Strange Bedfellows: Stanford White and Diane Arbus
Today we begin a new blog series, Strange Bedfellows, where we take a look at unlikely pairs or assortments of noteworthy people who lived or spent time in surprisingly close proximity to one another in our neighborhoods.
The St. Mark’s Historic District is known for all sorts of unique surprises — it contains Manhattan’s only true east-west street and its oldest house still in use as a residence, New York City’s oldest site of continuous worship, and the only triangle of houses attributed to famed 19th century architect James Renwick. But this tiny enclave, which was designated a New York City historic district on January 14, 1969, contains one other unique and unexpected surprise — that New Yorkers as different as Beaux Arts architect Stanford White and outsider chronicler Diane Arbus lived next door to each other in the heart of the district.
Stanford White (b. November 9, 1853) grew up at 118 East 10th Street. One of the defining architects of the Gilded Age, White was born into high society (and this row of houses, known as “Renwick Triangle,” was considered one of New York’s finest row of houses when built in the mid-19th century) and went on to, along with his partners Charles McKim and William Mead, design some of New York’s and the country’s finest structures in the late 19th and early 20th centuries (in our area this includes Washington Square Arch, Judson Memorial Church, the Cable Building at Broadway and Houston Street, and the Bowery Savings Bank Building at Bowery and Grand Streets, as well as of course the original Penn Station). One could easily posit that the elegant architecture of 118 East 10th Street, and its refined, James Renwick-designed surroundings, might have influenced White’s classical aesthetic.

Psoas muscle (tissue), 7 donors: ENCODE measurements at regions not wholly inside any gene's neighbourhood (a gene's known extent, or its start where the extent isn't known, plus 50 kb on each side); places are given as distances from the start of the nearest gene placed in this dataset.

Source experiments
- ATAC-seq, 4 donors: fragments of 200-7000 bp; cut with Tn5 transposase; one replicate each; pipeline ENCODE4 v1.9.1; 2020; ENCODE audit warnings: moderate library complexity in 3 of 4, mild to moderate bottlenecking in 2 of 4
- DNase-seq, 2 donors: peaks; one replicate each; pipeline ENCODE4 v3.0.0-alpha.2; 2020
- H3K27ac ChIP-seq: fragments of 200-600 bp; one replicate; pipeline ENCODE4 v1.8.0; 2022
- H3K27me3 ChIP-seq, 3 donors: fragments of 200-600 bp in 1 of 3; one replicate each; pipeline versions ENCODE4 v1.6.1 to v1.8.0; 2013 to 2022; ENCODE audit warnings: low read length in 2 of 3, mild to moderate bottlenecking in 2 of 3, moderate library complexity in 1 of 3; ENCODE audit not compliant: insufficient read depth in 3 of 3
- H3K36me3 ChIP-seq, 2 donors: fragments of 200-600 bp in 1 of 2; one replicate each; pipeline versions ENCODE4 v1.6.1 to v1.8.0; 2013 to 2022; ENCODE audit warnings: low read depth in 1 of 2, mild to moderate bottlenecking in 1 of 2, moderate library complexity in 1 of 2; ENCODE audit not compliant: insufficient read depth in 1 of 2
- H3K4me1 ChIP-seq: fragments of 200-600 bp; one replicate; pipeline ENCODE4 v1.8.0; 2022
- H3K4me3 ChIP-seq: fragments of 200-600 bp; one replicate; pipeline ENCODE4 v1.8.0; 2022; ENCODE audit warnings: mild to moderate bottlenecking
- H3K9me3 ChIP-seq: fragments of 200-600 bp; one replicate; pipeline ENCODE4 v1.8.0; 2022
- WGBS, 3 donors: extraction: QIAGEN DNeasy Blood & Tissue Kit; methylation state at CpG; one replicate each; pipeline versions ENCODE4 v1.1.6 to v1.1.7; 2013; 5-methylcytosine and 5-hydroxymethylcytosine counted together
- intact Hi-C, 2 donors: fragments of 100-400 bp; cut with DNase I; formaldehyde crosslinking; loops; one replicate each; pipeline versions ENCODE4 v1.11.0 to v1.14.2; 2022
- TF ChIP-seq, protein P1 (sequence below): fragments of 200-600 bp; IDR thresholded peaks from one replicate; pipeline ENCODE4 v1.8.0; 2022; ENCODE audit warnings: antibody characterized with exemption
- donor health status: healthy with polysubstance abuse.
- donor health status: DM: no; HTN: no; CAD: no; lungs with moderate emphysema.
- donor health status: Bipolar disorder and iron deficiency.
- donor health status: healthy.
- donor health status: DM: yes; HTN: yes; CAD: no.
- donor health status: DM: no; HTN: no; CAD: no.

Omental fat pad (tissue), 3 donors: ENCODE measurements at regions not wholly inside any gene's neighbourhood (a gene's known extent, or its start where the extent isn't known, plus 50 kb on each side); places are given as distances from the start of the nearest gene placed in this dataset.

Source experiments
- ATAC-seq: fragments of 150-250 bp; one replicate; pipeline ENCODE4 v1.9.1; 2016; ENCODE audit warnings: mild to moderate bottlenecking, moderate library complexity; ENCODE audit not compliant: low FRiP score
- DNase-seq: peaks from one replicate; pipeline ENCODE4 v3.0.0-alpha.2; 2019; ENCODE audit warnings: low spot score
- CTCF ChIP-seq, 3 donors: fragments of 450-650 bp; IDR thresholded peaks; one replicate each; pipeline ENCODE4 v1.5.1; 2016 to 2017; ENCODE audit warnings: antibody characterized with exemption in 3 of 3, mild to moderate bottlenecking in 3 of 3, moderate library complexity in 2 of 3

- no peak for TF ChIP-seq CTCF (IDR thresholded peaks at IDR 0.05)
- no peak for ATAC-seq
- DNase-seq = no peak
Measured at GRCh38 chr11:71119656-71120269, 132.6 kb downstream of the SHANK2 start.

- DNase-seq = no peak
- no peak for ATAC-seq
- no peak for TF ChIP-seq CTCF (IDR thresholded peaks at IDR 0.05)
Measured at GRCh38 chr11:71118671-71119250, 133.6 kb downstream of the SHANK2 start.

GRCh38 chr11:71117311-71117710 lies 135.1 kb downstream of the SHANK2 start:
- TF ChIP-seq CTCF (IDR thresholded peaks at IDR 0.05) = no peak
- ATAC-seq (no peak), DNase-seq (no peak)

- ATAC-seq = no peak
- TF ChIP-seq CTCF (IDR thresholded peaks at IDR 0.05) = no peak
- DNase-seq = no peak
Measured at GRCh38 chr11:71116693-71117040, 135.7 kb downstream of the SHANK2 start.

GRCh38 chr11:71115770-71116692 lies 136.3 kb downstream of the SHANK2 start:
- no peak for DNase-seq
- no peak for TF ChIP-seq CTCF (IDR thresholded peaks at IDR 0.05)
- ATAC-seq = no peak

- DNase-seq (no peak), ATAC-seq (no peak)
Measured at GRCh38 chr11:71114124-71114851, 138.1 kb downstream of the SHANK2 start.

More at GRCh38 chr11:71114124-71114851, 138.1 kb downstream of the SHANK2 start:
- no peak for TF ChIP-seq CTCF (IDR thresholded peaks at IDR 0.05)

By the time Diane Arbus moved in next door at 120 East 10th Street a century later in 1968, the St. Mark’s Historic District and this row of houses had a decidedly different character, more befitting Arbus’ interests and aesthetic. Many of these elegant homes had become boarding houses, and the surrounding East Village neighborhood had taken on a character which could be described as gritty at best. When Arbus moved here from the backhouse at 131 1/2 Charles Street in the West Village, she had already gained considerable notoriety for her photographs of those typically found on the fringes of society — transgendered people, circus performers, interracial couples, dwarves and giants, and people with developmental disabilities. Arbus lived here until 1970, when she was one of the original residents to move into the newly-opened Westbeth Artists Housing. She took her own life while living there in 1971.
Of course it’s not uncommon for artists and innovators of all types to be found in our neighborhoods, though rarely did they live in such close proximity while leading such different lives. But Stanford White and Diane Arbus’ trajectories might have had more in common than a mere coincidence of geography and a shared party wall. While people, rather than architecture, were generally the focus’ of Arbus’ camera eye, she shot many of her most iconic images in Washington Square Park, in the shadow of White’s Washington Square Arch. And while White may have been the embodiment in many ways of Gilded Age glamor, in many ways he might have been more at home in a Diane Arbus photo than a society ball. The architect was a notorious hedonist known for the red velvet swing in his Madison Square apartment, his apparent bisexuality (according to recent biographers), and his notorious demise on June 25, 1906 at the hands of the mentally unstable husband of Evelyn Nesbitt in a jealous rage over the years-long affair between White and Nesbitt.